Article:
Customers, vendors, and analysts simultaneously agreed on Tuesday that software-defined networking (SDN) has grown old and stale — and is ready to give way to a new era of durable, unchanging hardware.
“Wow, that was a waste of time,” said one data-center operator who just spent millions deploying a state-of-the-art SDN-based data center. “I’m so over SDN. When’s the next bubble?”
Indeed, many universities noted that Ph.D. students have stopped focusing on SDN. Instead, they’re intent on pioneering a radical new approach of hardware-defined networking (HDN).
“They’ve talked about SDN since before Angry Birds was invented,” said one student. “It’s about time this old regime gave way to modern thinking.”
Unlike SDN, where virtual machines can’t be seen and sometimes vanish without warning, HDN will allow operators to see, touch, and even taste every new job that starts running in the network. “Right now, we’re assigning a separate CPU to every non-virtual machine (NVM) on the network, but ultimately, we hope to give every NVM its own system or even its own rack,” one vendor representative explained.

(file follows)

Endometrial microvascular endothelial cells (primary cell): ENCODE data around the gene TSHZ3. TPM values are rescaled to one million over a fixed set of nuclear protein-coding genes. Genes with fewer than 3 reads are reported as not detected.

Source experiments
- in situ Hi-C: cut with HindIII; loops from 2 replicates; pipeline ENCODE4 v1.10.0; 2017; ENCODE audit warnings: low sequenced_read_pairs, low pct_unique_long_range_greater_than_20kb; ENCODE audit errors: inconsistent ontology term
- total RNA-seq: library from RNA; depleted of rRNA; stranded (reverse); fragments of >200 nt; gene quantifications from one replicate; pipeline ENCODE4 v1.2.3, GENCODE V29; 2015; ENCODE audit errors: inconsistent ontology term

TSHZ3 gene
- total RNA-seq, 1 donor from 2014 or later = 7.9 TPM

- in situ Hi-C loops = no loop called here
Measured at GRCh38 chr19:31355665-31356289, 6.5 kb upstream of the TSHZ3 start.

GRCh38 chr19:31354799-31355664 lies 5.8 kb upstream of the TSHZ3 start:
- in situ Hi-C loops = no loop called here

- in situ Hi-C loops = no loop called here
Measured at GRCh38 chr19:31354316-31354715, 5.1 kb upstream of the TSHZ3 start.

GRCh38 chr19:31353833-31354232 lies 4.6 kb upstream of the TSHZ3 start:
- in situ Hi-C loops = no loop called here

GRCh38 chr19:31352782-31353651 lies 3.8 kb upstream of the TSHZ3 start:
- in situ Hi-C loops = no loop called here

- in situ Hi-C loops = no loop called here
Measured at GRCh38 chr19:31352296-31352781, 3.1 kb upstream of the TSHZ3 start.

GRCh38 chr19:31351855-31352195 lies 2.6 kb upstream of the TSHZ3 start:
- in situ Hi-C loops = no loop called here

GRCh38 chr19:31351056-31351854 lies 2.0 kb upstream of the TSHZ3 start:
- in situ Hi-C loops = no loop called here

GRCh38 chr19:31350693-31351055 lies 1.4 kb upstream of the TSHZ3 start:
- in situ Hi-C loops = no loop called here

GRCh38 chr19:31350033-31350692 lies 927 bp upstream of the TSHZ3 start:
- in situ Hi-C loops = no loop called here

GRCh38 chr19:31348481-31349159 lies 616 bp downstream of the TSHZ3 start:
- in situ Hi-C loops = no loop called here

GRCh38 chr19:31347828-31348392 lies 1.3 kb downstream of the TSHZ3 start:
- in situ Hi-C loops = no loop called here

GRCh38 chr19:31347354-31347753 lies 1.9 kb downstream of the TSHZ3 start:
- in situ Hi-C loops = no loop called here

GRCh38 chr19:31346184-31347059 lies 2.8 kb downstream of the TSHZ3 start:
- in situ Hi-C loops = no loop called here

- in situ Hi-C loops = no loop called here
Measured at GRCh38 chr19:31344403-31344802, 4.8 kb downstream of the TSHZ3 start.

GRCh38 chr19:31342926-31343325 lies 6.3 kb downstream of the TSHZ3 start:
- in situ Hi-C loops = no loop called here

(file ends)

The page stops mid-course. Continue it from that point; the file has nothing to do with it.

“We waste so much space in data centers,” one Fortune 500 CEO remarked. “Why can’t we put rows of equipment between the rows we have already? My people keep talking about ‘access’ and ‘walking,’ but obviously they’re just resisting the HDN revolution.”
Of course, SDNCentral will be here to document the revolution as it happens. “Renamed HDNCentral, our site will be the definitive source of news for this hot new trend,” said founders Matt Palmer and Roy Chua, who really need to stop talking at the same time.
Google, in particular, seems excited about the new trend. Sources have confirmed that the mysterious Google barge in San Francisco Bay is, in fact, the casing for a single non-virtual machine. It’s being used in a trial of a new HDN protocol in which NVMs are moved from one data center to another through the use of ocean vessels. VMware’s vMotion could be made obsolete by the new SeaMotion protocol, sources claim.
“Seeing, even literally steering your packets — now, that’s network visibility,” said one analyst. “It’s time to make way for the future.”